Today I'd like to provide a little tutorial for any of you who find yourself with a lovely skein of hand-dyed yarn that happens to have some white blotches you would prefer it not to have...
In the example above it appears the skein was tied tightly during the dye process, preventing the dye from penetrating one area. Having one or two bright white stitches every so often in an otherwise plum shawl is not to my taste. However, I certainly didn't want to overdye the whole thing and lose the lovely plum color. I figured I had two options: mix dye myself and hand-paint it onto the white, or see if I could "recycle" any excess dye already in the yarn. The latter seemed preferable given my color mixing ability, so here is what I did.
1. Soaked the skeins for 24 hours in coldish/room temperature water with just a splash of soap. I did this because silk is notoriously hard to get thoroughly wet, and any dry spots will not release or take up dye. I also pushed the skeins down carefully (don't make tangles!) several times to release trapped air bubbles.
2. Placed the skeins in my (dyeing only) crock-pot with as much water as possible.
3. Turned the heat to "high." With my crock-pot this will eventually bring the yarn to just under boiling. Crock-pots vary, so be careful.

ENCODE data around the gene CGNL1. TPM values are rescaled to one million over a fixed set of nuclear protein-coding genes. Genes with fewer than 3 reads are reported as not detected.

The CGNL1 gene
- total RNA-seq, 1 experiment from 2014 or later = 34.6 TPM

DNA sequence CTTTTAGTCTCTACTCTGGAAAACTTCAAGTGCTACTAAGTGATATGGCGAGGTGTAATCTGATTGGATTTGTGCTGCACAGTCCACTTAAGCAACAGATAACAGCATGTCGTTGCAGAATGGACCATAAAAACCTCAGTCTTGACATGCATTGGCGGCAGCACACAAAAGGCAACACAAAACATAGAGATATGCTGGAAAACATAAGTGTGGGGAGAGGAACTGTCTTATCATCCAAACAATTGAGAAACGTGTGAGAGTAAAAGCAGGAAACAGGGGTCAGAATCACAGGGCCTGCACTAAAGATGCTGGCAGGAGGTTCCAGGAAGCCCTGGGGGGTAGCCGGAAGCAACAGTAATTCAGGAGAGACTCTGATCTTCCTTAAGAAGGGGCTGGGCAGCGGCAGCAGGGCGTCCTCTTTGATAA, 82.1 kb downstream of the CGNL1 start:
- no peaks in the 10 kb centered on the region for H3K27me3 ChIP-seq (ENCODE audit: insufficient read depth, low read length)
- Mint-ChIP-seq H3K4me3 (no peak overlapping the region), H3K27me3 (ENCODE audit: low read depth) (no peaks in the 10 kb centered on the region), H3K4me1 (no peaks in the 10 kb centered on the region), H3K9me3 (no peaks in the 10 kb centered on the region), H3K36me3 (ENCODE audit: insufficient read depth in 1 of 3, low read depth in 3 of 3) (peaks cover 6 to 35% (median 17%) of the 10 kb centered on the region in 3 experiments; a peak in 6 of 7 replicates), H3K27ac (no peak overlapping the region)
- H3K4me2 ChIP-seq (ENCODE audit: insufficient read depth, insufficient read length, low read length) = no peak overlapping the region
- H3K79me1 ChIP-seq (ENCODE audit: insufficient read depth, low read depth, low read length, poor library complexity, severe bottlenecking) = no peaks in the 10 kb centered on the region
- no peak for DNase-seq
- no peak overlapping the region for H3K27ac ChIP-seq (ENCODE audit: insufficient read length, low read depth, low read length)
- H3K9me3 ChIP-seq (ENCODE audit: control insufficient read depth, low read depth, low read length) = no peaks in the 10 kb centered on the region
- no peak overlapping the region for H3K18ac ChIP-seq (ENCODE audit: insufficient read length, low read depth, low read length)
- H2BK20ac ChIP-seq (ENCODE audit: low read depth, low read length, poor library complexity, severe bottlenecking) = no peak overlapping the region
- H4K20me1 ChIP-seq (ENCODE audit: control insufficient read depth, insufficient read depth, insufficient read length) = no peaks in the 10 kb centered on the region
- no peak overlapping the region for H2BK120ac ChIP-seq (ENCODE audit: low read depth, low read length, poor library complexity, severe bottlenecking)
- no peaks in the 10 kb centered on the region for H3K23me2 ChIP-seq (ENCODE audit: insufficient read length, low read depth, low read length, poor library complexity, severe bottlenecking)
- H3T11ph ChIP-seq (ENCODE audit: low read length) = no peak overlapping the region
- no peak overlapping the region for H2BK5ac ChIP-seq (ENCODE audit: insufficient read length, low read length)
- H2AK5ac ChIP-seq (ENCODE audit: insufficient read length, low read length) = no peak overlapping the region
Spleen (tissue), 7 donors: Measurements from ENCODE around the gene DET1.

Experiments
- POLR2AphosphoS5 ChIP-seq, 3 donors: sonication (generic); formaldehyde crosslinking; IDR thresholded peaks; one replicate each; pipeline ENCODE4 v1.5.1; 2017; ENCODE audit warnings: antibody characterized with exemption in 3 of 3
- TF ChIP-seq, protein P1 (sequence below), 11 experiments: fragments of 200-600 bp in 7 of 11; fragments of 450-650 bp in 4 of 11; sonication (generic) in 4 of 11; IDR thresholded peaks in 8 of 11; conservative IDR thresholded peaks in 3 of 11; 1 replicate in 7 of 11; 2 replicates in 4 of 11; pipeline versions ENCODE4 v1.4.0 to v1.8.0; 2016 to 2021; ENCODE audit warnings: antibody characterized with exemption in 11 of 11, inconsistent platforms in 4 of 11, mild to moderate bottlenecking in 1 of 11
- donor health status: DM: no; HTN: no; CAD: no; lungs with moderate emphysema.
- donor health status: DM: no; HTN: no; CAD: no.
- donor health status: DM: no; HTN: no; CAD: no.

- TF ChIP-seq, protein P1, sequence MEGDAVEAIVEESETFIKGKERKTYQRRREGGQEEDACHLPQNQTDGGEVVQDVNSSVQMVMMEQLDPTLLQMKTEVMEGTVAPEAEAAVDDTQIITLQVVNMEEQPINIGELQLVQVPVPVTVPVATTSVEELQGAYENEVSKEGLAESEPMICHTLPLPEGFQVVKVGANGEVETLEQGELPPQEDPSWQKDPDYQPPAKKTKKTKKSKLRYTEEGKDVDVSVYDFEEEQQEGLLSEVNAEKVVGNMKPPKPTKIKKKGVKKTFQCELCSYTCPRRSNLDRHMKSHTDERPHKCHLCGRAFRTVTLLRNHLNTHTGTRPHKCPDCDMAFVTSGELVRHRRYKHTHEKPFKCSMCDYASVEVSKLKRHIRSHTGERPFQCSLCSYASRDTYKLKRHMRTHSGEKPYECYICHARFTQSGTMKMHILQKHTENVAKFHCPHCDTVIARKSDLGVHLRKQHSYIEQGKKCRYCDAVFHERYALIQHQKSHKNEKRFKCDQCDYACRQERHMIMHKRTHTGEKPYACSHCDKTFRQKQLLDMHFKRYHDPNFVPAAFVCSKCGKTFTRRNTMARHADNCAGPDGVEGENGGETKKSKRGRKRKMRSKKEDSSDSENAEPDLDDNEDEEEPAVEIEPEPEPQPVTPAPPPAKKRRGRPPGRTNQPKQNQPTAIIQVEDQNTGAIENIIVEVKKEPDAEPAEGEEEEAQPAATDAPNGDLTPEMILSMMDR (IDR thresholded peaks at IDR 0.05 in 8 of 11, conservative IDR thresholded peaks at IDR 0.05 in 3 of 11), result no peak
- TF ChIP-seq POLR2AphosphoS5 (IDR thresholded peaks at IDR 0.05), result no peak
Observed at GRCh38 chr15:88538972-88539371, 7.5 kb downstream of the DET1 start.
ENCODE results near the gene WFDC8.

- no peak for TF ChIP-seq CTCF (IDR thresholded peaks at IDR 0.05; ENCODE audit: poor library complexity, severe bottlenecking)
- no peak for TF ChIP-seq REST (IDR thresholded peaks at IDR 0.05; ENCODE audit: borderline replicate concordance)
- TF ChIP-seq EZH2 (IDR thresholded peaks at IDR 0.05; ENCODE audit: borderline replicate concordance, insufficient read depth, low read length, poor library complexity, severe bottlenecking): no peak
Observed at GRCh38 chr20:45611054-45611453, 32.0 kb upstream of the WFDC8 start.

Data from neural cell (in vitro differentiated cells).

4. This particular yarn had very little excess dye. The dye did not begin to release until the water had reached very warm temperatures.
5. I moved the yarn around to distribute the dye evenly, then added 1/4 cup of vinegar. I admit that I didn't know what type of dye had originally been used, so this was a bit of a shot in the dark. To set, acid dyes require heat and acid (vinegar), so I wanted to provide those elements to encourage the released dye to take up into the white parts of the yarn.
6. Some of the dye took up immediately. I could see the water growing clearer. Maximum uptake can be achieved by letting the yarn cool completely in the water, so I left it to cool overnight.
Not surprisingly, it was the red dye that was most prominent in the excess that was released (I don't know why, but red dye is known to be hard to fix). In my final product the white areas were turned a lighter, pinker shade of purple. Given the variation in the yarn, this should blend in fine.
A disclaimer here at the end: I'm not a dye expert, this probably won't work with anything not dyed with acid dyes, and submerging a whole skein of yarn and encouraging it to release dye could result in some DRASTIC color changes, especially if the yarn was hand-painted to start with (is this a run on yet?) However, if you've got nothing to lose, and you want to get rid of some white spots, this might work for you!